British police on Friday released the names of 39 Vietnamese people found dead in a refrigerated truck last month, including two 15-year-old boys.
Many were from the same two provinces in Vietnam, Nghe An and Ha Tinh, which are known as hubs for illegal emigration — and where relatives have been desperately waiting for news.
Of the 39 victims found in a shipping container parked near the south-east English port of Purfleet on October 23, 10 were under the age of 20 and eight were female.
The British and Vietnamese authorities are now working to repatriate the bodies.
Many of the families had previously spoken to AFP about their missing loved ones, painting a picture of young men and women desperate for a better life.
Nguyen Huy Hung, a 15-year-old boy from Nghi Xuan district in Ha Tinh province, had left his rural village for Britain, to join his parents. His sister had already moved to South Korea.
Hoang Van Tiep, 18, and his cousin, Nguyen Van Hung, 33, from Dien Chau district in Nghe An, left a year ago together to move to France.
The younger man worked as a dishwasher before they both tried to travel to Britain.
On October 21, two days before the truck was found, Hoang Van Tiep wrote to his family asking for $13,000 to pay to smugglers for his trip.
Some of the relatives who spoke to AFP were worried about how to repay thousands of dollars of debt their children took on for the ill-fated trip.
Pham Thi Tra My, 26, from Can Loc district in Ha Tinh province, had left home on October 3 and sent a final message to her mother from inside the truck.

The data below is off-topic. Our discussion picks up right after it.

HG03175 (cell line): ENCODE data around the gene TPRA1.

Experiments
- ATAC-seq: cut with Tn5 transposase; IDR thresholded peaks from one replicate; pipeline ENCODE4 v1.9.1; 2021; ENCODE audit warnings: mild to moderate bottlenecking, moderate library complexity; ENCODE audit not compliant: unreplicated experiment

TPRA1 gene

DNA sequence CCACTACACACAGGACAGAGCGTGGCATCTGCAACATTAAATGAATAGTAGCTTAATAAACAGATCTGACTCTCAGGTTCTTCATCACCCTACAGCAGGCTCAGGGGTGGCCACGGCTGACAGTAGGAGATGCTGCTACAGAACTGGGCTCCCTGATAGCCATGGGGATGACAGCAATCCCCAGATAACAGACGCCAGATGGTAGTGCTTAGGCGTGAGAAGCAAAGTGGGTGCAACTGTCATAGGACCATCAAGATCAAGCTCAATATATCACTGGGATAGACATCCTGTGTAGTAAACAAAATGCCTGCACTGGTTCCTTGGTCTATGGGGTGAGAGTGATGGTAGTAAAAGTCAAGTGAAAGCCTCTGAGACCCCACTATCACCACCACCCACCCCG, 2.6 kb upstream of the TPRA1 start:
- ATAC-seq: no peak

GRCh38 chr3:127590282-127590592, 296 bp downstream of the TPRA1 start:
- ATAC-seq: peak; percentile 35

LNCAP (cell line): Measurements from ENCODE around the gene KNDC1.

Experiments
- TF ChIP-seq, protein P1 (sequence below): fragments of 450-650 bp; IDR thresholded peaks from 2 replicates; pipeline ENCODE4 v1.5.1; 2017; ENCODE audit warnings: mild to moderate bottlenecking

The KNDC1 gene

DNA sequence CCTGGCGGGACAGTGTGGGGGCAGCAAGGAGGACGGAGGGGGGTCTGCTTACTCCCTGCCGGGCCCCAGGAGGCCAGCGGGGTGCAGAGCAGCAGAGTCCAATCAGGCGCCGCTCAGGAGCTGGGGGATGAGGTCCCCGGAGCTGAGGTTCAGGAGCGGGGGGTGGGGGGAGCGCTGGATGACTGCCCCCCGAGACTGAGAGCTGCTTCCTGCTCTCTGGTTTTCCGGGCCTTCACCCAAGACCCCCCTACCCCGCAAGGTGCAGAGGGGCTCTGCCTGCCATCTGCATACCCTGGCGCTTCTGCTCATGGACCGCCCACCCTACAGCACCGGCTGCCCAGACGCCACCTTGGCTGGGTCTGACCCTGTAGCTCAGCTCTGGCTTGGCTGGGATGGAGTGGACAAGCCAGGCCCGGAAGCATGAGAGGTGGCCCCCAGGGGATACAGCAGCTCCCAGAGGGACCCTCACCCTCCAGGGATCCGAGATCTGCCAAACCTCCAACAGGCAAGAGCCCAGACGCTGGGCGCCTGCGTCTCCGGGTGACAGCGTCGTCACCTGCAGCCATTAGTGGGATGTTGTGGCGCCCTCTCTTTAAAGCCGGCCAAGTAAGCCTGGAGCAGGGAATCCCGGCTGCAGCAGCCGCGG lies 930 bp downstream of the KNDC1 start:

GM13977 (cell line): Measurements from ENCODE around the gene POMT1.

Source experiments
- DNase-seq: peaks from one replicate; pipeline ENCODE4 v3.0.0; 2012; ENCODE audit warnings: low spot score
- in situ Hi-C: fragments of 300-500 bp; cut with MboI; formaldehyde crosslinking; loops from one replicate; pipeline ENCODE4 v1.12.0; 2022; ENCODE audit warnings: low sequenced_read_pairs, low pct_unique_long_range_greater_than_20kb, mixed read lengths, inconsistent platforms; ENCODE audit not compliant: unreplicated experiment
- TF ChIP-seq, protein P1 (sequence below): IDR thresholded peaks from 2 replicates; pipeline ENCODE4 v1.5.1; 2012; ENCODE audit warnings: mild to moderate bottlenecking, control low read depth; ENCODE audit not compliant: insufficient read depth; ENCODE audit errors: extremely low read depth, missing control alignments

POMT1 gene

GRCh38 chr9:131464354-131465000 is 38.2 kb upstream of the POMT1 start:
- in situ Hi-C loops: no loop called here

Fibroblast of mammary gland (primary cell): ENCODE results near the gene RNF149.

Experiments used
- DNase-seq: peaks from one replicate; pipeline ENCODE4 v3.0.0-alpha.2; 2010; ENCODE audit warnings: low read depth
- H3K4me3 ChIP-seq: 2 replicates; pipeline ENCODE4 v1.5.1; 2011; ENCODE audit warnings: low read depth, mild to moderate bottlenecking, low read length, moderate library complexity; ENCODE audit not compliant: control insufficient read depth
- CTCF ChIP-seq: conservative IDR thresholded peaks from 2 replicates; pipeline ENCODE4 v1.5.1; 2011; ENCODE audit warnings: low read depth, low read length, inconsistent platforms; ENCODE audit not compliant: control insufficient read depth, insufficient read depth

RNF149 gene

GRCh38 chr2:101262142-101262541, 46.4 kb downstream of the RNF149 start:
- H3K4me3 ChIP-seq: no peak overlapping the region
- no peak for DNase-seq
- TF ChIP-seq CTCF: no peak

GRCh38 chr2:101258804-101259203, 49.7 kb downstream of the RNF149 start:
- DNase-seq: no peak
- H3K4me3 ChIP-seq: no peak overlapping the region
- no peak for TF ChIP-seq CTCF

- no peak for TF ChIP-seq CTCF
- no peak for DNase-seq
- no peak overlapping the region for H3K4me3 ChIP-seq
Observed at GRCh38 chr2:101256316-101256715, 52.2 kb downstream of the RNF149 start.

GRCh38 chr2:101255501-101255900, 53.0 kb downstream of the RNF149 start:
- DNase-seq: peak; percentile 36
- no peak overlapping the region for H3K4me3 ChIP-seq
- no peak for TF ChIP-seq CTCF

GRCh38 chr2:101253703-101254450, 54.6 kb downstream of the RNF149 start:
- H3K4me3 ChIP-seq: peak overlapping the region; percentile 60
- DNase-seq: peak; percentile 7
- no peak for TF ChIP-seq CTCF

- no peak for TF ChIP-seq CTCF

“I’m sorry Mom. My path to abroad doesn’t succeed. Mom and dad I love you so much! I’m dying because I can’t breathe,” she said.
– Back to the homeland –
Essex police had worked with Vietnamese authorities to identify the victims, using fingerprints, DNA, medical and dental records.
“Our priority has been to identify the victims, to preserve the dignity of those who have died and to support the victims’ friends and families,” said the policeman leading the investigation, Assistant Chief Constable Tim Smith.
In a letter to the families earlier this week, Vietnam’s Prime Minister Nguyen Xuan Phuc said the tragedy had caused them and Vietnamese people worldwide “endless pain”.
He vowed to “soon bring the victims back to the homeland”.
He also urged global cooperation “to eliminate this especially dangerous crime… and seriously punish the criminals”.
Brokers help Vietnamese citizens travel to European countries — often Russia — with many hoping to then make it on to Britain illicitly.
The routes across Europe can be extremely risky, particularly the final leg to the UK where many migrants are hidden inside trucks.
Charities and experts say that many migrants are subject to labour exploitation on their routes westwards and in Britain — especially women and minors.
Many Vietnamese end up working in nail bars or on cannabis farms, earning money to pay back brokers and send home.
Vietnamese authorities have detained 11 people there for facilitating travel abroad with the intention of staying overseas illegally, but none have been formally charged.
British police have charged the 25-year-old Northern Irish driver of the truck with manslaughter, money laundering and conspiracy to assist unlawful immigration.
They are also in the process of extraditing another suspect from Ireland and searching for others potentially involved. AFP